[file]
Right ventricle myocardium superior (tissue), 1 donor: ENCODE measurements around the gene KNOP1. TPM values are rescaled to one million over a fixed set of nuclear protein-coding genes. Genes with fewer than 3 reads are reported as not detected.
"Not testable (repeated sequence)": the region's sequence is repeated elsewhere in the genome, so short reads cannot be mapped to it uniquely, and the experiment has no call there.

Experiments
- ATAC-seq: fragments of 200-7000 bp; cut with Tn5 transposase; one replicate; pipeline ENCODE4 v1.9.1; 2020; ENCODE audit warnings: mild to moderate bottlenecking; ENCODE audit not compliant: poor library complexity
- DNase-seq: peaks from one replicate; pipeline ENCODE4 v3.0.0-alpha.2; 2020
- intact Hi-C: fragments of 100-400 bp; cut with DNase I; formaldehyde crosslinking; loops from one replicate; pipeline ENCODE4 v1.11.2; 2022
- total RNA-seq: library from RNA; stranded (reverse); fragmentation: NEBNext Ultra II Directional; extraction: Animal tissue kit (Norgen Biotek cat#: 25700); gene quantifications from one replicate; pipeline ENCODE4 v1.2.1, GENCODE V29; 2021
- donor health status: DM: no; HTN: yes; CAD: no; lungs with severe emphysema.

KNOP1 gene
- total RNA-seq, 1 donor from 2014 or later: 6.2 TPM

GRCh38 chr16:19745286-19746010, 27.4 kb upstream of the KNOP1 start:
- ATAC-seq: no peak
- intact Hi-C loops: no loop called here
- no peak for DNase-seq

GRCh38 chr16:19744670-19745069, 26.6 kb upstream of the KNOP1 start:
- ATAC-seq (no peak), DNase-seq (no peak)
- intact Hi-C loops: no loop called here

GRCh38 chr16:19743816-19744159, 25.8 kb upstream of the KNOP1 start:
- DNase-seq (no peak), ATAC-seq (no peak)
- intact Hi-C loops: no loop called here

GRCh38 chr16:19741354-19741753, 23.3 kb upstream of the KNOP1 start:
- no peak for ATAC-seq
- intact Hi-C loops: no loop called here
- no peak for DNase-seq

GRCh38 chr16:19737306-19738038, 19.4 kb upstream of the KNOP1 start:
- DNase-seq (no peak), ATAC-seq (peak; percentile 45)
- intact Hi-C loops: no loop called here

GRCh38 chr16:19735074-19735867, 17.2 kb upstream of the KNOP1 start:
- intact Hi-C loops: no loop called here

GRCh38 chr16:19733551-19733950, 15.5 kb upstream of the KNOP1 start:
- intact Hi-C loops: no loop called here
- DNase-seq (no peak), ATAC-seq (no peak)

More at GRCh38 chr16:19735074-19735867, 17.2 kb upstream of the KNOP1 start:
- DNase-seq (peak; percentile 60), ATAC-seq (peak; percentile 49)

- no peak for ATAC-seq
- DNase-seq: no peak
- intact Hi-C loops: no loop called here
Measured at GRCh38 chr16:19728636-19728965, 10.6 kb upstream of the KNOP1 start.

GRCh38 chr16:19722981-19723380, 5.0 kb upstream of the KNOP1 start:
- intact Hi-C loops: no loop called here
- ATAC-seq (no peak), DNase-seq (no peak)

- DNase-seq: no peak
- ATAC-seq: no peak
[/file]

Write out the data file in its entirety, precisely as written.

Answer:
Right ventricle myocardium superior (tissue), 1 donor: ENCODE measurements around the gene KNOP1. TPM values are rescaled to one million over a fixed set of nuclear protein-coding genes. Genes with fewer than 3 reads are reported as not detected.
"Not testable (repeated sequence)": the region's sequence is repeated elsewhere in the genome, so short reads cannot be mapped to it uniquely, and the experiment has no call there.

Experiments
- ATAC-seq: fragments of 200-7000 bp; cut with Tn5 transposase; one replicate; pipeline ENCODE4 v1.9.1; 2020; ENCODE audit warnings: mild to moderate bottlenecking; ENCODE audit not compliant: poor library complexity
- DNase-seq: peaks from one replicate; pipeline ENCODE4 v3.0.0-alpha.2; 2020
- intact Hi-C: fragments of 100-400 bp; cut with DNase I; formaldehyde crosslinking; loops from one replicate; pipeline ENCODE4 v1.11.2; 2022
- total RNA-seq: library from RNA; stranded (reverse); fragmentation: NEBNext Ultra II Directional; extraction: Animal tissue kit (Norgen Biotek cat#: 25700); gene quantifications from one replicate; pipeline ENCODE4 v1.2.1, GENCODE V29; 2021
- donor health status: DM: no; HTN: yes; CAD: no; lungs with severe emphysema.

KNOP1 gene
- total RNA-seq, 1 donor from 2014 or later: 6.2 TPM

GRCh38 chr16:19745286-19746010, 27.4 kb upstream of the KNOP1 start:
- ATAC-seq: no peak
- intact Hi-C loops: no loop called here
- no peak for DNase-seq

GRCh38 chr16:19744670-19745069, 26.6 kb upstream of the KNOP1 start:
- ATAC-seq (no peak), DNase-seq (no peak)
- intact Hi-C loops: no loop called here

GRCh38 chr16:19743816-19744159, 25.8 kb upstream of the KNOP1 start:
- DNase-seq (no peak), ATAC-seq (no peak)
- intact Hi-C loops: no loop called here

GRCh38 chr16:19741354-19741753, 23.3 kb upstream of the KNOP1 start:
- no peak for ATAC-seq
- intact Hi-C loops: no loop called here
- no peak for DNase-seq

GRCh38 chr16:19737306-19738038, 19.4 kb upstream of the KNOP1 start:
- DNase-seq (no peak), ATAC-seq (peak; percentile 45)
- intact Hi-C loops: no loop called here

GRCh38 chr16:19735074-19735867, 17.2 kb upstream of the KNOP1 start:
- intact Hi-C loops: no loop called here

GRCh38 chr16:19733551-19733950, 15.5 kb upstream of the KNOP1 start:
- intact Hi-C loops: no loop called here
- DNase-seq (no peak), ATAC-seq (no peak)

More at GRCh38 chr16:19735074-19735867, 17.2 kb upstream of the KNOP1 start:
- DNase-seq (peak; percentile 60), ATAC-seq (peak; percentile 49)

- no peak for ATAC-seq
- DNase-seq: no peak
- intact Hi-C loops: no loop called here
Measured at GRCh38 chr16:19728636-19728965, 10.6 kb upstream of the KNOP1 start.

GRCh38 chr16:19722981-19723380, 5.0 kb upstream of the KNOP1 start:
- intact Hi-C loops: no loop called here
- ATAC-seq (no peak), DNase-seq (no peak)

- DNase-seq: no peak
- ATAC-seq: no peak